Apple co-founder Steve “Woz” Wozniak isn’t exactly bullish about the overhyped cloud.
“I really worry about everything going to the cloud. I think it’s going to be horrendous. I think there are going to be a lot of horrible problems in the next five years,” Wozniak recently told reporters in a statement quoted by News.com.au.
“With the cloud, you don’t own anything. You already signed it away… [Personally], I want to feel that I own things. A lot of people feel, ‘Oh, everything is really on my computer,’ but I say the more we transfer everything onto the web, onto the cloud, the less we’re going to have control over it.”
Wozniak’s concerns about the cloud were illustrated this past weekend when Wired writer and former Gizmodo journalist Mat Honan confirmed that his iCloud account had been hijacked, allowing hackers to wipe his iPhone, iPad and MacBook Air.
“At 4:50 PM, someone got into my iCloud account, reset the password and sent the confirmation message about the reset to the trash. My password was a 7 digit alphanumeric that I didn’t use elsewhere. When I set it up, years and years ago, that seemed pretty secure at the time. But it’s not,” Honan wrote in a blog post.
“The backup email address on my Gmail account is that same .mac email address. At 4:52 PM, they sent a Gmail password recovery email to the .mac account. Two minutes later, an email arrived notifying me that my Google Account password had changed. At 5:00 PM, they remote wiped my iPhone, at 5:01 PM, they remote wiped my iPad and at 5:05, they remote wiped my MacBook Air. A few minutes after that, they took over my Twitter. Because, a long time ago, I had linked my Twitter to Gizmodo’s they were then able to gain entry to that as well.”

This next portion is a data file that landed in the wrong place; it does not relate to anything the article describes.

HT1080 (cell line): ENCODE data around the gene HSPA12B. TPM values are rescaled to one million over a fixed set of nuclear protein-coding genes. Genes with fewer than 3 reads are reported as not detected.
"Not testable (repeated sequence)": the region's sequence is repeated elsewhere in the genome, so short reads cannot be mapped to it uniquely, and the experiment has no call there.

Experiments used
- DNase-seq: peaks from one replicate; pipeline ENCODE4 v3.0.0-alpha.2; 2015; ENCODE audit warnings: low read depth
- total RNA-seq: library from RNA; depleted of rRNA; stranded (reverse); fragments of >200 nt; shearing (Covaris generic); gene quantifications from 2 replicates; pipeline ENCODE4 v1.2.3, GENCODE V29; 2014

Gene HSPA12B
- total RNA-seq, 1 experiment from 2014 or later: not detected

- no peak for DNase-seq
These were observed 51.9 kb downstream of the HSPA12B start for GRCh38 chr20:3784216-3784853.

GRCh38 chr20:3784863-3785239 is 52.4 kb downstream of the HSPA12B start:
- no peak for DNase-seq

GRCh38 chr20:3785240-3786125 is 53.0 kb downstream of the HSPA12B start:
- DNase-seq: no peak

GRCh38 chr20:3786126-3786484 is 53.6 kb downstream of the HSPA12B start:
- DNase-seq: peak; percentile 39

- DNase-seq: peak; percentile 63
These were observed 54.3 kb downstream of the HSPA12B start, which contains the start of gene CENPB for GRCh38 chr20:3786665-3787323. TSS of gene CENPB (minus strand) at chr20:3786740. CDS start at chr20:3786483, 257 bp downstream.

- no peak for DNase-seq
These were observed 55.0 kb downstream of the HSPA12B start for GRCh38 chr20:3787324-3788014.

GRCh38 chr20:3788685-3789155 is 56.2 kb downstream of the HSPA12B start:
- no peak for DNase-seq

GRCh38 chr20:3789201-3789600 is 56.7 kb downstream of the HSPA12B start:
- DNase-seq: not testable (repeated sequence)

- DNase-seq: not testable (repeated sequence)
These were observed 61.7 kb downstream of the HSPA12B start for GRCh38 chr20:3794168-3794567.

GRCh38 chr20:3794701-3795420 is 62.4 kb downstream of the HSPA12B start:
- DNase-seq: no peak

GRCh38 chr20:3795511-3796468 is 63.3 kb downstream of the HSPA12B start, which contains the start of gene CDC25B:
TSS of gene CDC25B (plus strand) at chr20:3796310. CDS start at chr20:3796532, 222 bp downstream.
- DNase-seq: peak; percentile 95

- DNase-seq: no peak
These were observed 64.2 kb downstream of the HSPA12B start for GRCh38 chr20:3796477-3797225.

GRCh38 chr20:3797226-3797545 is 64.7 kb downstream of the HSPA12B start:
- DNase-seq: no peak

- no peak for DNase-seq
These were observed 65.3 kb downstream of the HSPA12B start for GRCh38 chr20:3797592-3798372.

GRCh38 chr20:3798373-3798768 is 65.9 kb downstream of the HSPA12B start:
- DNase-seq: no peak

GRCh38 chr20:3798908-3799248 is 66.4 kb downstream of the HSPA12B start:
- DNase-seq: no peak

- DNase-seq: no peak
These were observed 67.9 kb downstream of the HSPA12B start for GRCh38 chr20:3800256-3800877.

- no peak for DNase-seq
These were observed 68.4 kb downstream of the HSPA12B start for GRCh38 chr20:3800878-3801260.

Honan also noted that Apple tech support was working on recovering data from his MacBook. Fortunately, the wipe was stopped by powering down before it got far enough along to start over-writing, so Honan says he remains hopeful.
“Via AppleCare, I was able to confirm the hacker’s account of how he got access to my account. I have an email in to Tim Cook and Apple PR, and want to give them a chance to respond (and make changes). I want to give the company a little more time to look at its internal processes, but should be as simple as a policy change.
“So far, I haven’t received any acknowledgement from Apple corporate. I did, however, get an urgent call from AppleCare ten minutes after emailing Mr. Cook, informing me that my situation had been escalated and there is now only one person at Apple who can make changes to my account. So I gather corporate is aware of what happened and looking into how to most effectively respond to make sure this doesn’t happen again,” he added.